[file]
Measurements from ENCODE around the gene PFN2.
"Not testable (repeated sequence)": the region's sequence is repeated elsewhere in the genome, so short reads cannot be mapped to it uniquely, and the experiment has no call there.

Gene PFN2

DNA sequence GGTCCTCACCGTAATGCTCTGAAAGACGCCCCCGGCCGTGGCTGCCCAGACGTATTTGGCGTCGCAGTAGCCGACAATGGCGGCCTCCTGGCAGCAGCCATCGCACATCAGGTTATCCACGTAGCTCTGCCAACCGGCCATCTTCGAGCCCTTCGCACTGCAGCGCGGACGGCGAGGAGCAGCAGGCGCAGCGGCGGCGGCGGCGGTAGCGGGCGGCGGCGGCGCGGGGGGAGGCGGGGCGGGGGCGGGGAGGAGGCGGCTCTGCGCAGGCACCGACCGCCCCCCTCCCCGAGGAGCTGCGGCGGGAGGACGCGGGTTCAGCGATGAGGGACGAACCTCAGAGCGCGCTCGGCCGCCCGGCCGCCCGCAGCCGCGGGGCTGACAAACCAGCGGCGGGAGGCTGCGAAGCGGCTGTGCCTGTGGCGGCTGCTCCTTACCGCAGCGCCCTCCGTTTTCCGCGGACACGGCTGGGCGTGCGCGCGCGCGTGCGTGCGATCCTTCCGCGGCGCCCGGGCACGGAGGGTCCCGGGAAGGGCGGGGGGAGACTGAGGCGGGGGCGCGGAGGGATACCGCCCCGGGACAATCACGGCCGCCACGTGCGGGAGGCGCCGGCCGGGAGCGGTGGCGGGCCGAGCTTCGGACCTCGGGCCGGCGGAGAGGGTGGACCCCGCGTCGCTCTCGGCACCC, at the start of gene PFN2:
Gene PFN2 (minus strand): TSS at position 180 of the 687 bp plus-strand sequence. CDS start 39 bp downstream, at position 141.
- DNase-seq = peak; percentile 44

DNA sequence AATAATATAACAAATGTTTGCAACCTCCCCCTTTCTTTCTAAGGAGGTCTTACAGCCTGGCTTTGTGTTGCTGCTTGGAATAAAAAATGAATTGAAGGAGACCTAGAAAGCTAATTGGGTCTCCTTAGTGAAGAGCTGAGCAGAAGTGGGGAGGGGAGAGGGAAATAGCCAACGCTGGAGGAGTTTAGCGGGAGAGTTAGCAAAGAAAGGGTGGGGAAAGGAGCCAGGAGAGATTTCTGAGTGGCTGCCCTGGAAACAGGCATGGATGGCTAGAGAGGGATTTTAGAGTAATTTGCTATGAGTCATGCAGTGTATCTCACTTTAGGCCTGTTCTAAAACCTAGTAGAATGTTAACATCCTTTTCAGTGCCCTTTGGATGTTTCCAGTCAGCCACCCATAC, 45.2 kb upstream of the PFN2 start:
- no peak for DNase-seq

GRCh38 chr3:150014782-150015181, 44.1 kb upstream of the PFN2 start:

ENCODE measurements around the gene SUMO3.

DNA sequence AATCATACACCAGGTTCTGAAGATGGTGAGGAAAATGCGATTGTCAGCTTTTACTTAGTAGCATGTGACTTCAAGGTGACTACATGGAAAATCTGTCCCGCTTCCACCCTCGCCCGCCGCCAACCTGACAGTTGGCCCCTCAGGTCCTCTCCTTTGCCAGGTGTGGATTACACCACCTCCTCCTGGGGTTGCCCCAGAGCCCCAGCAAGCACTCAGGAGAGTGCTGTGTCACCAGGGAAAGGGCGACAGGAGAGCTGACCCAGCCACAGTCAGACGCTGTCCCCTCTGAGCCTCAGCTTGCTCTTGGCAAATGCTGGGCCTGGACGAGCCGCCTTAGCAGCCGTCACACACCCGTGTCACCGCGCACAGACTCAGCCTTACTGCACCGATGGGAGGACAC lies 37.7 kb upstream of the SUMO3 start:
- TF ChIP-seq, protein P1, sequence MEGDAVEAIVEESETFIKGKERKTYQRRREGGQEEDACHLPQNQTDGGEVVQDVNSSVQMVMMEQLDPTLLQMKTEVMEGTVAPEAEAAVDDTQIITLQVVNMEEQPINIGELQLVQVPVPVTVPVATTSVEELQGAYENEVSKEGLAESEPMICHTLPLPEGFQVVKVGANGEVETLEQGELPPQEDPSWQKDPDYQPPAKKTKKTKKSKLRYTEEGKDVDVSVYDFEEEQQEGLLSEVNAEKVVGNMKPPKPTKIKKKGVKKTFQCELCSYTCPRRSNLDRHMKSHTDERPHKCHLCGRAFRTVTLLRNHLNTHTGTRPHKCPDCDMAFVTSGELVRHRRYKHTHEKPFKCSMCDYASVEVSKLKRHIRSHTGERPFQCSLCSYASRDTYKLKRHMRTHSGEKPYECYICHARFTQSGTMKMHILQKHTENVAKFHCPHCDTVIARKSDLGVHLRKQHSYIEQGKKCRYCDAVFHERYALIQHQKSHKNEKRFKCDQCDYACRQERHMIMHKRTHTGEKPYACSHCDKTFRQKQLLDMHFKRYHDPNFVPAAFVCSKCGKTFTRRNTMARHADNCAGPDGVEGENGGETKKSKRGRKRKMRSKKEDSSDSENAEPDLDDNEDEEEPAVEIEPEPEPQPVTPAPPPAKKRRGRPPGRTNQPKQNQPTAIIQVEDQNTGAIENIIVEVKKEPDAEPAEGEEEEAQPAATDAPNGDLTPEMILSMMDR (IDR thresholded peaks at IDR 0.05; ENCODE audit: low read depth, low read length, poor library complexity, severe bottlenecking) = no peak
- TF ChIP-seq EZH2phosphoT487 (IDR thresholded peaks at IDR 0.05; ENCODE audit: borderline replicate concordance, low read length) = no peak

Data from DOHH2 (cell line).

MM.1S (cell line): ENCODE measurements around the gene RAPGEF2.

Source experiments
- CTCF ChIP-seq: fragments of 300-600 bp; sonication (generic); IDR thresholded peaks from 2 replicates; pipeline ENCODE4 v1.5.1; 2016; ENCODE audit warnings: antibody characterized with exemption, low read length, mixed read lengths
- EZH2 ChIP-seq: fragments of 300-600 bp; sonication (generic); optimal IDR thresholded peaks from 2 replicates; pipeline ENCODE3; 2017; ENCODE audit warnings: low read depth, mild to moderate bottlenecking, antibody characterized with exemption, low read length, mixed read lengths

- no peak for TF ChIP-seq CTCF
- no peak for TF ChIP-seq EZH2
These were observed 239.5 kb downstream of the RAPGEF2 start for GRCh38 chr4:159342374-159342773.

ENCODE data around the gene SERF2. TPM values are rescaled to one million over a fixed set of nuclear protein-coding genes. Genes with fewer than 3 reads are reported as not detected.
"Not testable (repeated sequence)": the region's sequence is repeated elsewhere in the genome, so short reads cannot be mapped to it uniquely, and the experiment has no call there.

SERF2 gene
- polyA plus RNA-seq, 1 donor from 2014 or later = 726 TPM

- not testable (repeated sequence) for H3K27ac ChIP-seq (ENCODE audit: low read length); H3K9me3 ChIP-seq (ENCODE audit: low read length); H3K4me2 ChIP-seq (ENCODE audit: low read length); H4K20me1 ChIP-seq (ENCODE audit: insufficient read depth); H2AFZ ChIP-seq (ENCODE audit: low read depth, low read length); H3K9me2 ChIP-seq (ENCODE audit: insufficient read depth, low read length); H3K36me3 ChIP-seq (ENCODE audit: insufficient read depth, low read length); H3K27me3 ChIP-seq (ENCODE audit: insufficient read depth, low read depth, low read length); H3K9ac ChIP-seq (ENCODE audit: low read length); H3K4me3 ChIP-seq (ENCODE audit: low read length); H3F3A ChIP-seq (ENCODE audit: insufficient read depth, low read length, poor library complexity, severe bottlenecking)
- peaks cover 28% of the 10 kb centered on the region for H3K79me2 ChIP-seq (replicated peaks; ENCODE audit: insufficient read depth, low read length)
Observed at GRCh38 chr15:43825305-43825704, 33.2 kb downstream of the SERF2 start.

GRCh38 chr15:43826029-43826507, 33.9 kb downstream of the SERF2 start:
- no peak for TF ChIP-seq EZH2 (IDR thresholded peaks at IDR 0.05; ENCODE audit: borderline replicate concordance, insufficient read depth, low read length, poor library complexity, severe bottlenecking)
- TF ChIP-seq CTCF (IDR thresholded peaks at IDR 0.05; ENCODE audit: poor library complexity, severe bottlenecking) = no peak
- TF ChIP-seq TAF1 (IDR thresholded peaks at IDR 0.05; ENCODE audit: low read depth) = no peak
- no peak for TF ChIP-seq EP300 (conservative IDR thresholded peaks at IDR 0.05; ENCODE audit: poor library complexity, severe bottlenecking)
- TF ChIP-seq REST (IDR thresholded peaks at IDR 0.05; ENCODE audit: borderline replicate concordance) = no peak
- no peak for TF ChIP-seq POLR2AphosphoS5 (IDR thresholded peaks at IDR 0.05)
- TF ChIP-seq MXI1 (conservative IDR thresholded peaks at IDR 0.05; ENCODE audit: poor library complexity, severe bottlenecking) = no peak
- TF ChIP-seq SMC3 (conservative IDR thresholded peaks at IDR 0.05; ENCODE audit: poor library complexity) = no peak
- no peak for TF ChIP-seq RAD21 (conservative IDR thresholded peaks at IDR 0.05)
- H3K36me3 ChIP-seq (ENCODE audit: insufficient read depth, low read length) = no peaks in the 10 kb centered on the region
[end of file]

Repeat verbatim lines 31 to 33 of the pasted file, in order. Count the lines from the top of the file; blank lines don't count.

- TF ChIP-seq CTCF (IDR thresholded peaks at IDR 0.05; ENCODE audit: poor library complexity, severe bottlenecking) = no peak
- TF ChIP-seq TAF1 (IDR thresholded peaks at IDR 0.05; ENCODE audit: low read depth) = no peak
- no peak for TF ChIP-seq EP300 (conservative IDR thresholded peaks at IDR 0.05; ENCODE audit: poor library complexity, severe bottlenecking)